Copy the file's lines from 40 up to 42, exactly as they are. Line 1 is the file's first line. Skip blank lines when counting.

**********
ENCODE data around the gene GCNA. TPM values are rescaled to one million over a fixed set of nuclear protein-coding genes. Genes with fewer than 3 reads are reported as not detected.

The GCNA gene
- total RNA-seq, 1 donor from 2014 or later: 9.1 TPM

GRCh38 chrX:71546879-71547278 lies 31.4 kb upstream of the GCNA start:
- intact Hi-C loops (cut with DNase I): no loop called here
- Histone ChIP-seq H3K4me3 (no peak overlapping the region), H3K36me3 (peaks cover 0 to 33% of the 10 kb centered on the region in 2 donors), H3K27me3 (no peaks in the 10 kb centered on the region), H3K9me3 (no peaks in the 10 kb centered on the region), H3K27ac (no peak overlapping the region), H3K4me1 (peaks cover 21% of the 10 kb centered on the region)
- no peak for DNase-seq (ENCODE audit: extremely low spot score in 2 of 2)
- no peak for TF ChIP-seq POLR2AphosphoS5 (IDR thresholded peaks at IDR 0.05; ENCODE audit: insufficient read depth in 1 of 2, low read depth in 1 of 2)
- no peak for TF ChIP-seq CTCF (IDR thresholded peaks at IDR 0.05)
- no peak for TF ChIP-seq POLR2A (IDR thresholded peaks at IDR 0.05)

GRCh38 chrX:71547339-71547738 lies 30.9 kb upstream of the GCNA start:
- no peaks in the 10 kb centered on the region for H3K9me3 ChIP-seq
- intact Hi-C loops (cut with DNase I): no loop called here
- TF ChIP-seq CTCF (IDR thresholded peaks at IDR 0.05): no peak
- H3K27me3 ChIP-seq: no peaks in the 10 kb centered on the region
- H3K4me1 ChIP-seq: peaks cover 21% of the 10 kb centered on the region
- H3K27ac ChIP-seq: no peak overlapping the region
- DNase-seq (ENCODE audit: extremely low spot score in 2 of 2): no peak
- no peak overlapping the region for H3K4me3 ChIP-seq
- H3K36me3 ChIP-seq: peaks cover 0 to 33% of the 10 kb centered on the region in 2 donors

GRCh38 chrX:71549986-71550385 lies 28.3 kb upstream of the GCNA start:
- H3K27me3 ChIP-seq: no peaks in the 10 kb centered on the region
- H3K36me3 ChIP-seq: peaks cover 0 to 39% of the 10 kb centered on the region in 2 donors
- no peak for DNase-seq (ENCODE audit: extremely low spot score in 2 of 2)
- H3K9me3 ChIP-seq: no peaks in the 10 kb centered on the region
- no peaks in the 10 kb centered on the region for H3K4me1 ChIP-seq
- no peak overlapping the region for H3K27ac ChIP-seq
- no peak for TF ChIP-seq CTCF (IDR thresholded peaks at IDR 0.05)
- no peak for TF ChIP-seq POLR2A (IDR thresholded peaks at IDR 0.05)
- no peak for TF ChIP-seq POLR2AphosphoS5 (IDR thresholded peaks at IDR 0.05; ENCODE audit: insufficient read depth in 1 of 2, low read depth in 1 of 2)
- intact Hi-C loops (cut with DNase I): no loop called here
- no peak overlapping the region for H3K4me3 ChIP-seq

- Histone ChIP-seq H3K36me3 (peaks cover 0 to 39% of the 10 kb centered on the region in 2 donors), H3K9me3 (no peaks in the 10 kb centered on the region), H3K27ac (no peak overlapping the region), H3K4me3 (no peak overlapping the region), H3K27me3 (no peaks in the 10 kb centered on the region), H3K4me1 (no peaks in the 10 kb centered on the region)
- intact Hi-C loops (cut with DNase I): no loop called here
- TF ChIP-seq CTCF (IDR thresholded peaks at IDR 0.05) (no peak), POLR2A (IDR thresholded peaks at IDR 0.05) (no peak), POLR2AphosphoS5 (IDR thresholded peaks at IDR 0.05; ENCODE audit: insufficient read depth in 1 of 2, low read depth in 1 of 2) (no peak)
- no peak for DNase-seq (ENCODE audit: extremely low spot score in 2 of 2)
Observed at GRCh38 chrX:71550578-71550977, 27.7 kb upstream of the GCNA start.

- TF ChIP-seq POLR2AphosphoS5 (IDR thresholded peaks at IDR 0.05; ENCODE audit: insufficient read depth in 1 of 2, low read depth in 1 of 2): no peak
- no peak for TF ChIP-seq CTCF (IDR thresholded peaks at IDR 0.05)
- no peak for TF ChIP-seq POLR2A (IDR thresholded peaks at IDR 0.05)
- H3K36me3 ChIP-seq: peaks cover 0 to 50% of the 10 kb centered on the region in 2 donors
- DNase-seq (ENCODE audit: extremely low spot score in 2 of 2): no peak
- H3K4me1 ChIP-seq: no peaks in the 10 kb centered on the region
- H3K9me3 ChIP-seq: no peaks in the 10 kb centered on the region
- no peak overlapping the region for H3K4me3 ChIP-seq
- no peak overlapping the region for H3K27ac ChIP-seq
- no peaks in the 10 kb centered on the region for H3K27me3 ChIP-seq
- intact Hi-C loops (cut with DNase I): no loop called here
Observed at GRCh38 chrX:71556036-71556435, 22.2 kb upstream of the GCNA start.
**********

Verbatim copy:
- no peak for TF ChIP-seq POLR2A (IDR thresholded peaks at IDR 0.05)
- H3K36me3 ChIP-seq: peaks cover 0 to 50% of the 10 kb centered on the region in 2 donors
- DNase-seq (ENCODE audit: extremely low spot score in 2 of 2): no peak